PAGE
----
“…This is the result of a constant arms race between the engineers and mother nature; with every fabrication process shrink, memory becomes cheaper but more unreliable. Likewise, with every generation, the engineers come up with more sophisticated and complicated algorithms to compensate for mother nature’s propensity for entropy and randomness at the atomic scale.”

sd card hack by bunnie and xobs 3 620x464magnify

Simply put, Bunnie claims that flash storage is cheap (partly) because all chips made are used, regardless of their quality. But how do flash storage makers deal with faulty hardware? With software.

Apparently flash storage manufacturers use firmware to manage how data is stored as well as to obscure the chip’s shortcomings. For instance, Bunnie claims that some 16GB chips are so damaged upon manufacture that only 2GB worth of data can be stored on them. But instead of being thrashed, they’re turned into 2GB cards instead. In order to obscure things like that – as well as to handle the aforementioned increasingly complex data abstraction – SD cards are loaded with firmware.

sd card hack by bunnie and xobs 4 620x464magnify

And where does that firmware reside? In a microcontroller, i.e. a very tiny computer. The microcontroller is packed inside a memory card along with the actual chips that store the data. Bunnie and Xobs then proved that it’s possible to hack the microcontroller and make it run unofficial programs. Depending on how cynical you are, that finding is either good news or bad news.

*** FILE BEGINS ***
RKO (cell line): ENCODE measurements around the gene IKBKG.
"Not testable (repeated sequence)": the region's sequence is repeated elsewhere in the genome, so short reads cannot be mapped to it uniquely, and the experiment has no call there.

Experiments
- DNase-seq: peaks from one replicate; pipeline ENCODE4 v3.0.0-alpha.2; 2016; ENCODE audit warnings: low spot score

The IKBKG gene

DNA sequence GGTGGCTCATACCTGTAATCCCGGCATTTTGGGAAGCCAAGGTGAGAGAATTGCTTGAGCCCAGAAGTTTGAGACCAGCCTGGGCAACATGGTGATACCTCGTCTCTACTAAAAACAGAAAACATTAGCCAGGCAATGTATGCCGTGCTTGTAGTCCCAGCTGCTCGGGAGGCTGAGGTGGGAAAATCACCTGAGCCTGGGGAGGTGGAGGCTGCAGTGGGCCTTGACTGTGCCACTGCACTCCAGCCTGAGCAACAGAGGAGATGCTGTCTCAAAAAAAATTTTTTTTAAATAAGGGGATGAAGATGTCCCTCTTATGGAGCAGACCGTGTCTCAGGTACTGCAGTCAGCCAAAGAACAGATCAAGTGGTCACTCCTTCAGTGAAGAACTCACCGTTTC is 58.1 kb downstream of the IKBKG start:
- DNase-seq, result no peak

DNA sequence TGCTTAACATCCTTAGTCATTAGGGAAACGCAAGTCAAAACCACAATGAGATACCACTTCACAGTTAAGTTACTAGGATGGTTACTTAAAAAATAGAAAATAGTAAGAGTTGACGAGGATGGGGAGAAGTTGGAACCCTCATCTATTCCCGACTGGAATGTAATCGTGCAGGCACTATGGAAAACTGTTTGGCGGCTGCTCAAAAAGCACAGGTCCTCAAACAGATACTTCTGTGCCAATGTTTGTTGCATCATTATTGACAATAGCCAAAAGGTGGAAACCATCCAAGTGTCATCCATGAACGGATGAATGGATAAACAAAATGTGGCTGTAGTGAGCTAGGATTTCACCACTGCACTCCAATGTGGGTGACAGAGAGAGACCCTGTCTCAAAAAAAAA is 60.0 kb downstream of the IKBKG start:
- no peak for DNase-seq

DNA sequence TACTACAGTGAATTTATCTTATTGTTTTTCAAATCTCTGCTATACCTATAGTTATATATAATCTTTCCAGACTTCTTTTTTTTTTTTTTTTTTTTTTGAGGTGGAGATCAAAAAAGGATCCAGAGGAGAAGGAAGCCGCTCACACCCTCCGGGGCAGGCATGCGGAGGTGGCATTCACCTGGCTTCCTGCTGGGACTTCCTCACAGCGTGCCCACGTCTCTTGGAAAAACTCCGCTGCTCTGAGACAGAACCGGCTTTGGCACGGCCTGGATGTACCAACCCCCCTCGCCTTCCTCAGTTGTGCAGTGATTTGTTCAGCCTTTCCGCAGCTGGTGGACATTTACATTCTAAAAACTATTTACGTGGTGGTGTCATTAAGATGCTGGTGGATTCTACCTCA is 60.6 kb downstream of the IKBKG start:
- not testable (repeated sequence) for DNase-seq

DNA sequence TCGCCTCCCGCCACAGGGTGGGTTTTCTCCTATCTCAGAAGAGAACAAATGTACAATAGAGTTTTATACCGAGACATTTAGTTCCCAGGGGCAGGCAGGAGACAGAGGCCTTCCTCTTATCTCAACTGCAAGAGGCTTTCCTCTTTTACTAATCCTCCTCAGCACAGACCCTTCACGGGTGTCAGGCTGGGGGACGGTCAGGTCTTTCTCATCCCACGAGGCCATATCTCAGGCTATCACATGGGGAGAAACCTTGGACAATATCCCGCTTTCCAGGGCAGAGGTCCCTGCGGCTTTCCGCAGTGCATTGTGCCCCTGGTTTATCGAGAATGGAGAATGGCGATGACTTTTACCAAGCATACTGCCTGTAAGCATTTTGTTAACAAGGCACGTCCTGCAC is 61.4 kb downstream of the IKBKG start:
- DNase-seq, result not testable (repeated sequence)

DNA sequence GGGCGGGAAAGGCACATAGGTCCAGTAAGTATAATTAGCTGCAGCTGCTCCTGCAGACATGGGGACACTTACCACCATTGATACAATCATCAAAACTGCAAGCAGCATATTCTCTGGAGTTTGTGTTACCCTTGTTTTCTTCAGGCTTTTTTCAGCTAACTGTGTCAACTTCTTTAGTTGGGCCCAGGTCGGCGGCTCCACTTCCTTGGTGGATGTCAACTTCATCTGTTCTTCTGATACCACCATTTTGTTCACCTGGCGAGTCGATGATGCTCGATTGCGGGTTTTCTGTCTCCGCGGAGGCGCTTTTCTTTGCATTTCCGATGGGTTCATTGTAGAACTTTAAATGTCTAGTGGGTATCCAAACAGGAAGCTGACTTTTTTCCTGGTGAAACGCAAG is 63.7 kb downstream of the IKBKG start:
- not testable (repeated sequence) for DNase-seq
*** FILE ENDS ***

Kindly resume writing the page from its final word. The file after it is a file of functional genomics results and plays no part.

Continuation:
sd card hack by bunnie and xobs 5 620x464magnify

For their talk, Bunnie and Xobs hacked into two SD card models from a relatively small company called AppoTech. I wish I could say more about their process, but you can read about it on Bunnie’s blog

sd card hack by bunnie and xobs 6 620x464magnify

…or you can watch their entire presentation in the video below:

Long story short, Bunnie and Xobs found out that the microcontrollers in SD cards can be used to deploy a variety of programs – both good and bad – or at least tweak the card’s original firmware. For instance, while researching in China, Bunnie found SD cards in some electronics shops that had their firmware modified. The vendors “load a firmware that reports the capacity of a card is much larger than the actual available storage.” The fact that those cards were modified supports Bunnie and Xobs’ claim: that other people besides manufacturers can manipulate the firmware in SD cards.

sd card hack by bunnie and xobs 7 620x464magnify

The slide above outlines the other ways a memory card’s microcontroller can be abused. Malware can be inserted into memory cards to discreetly open files, make data impossible to erase (short of destroying the card itself) and even discreetly scan and replace data. On the other hand, Bunnie and Xobs note that this revelation opens up a new platform for tinkerers and developers. If a memory card is both a storage device and a computer, then it may be powerful enough to control another device on its own.

It’s worth noting that this particular investigation had an extremely small sample size. That being said, Bunnie believes that this vulnerability exists in “the whole family of “managed flash” devices, including microSD, SD, MMC as well as the eMMC and iNAND devices typically soldered onto the mainboards of smartphones and used to store the OS and other private user data. We also note that similar classes of vulnerabilities exist in related devices, such as USB flash drives and SSDs.”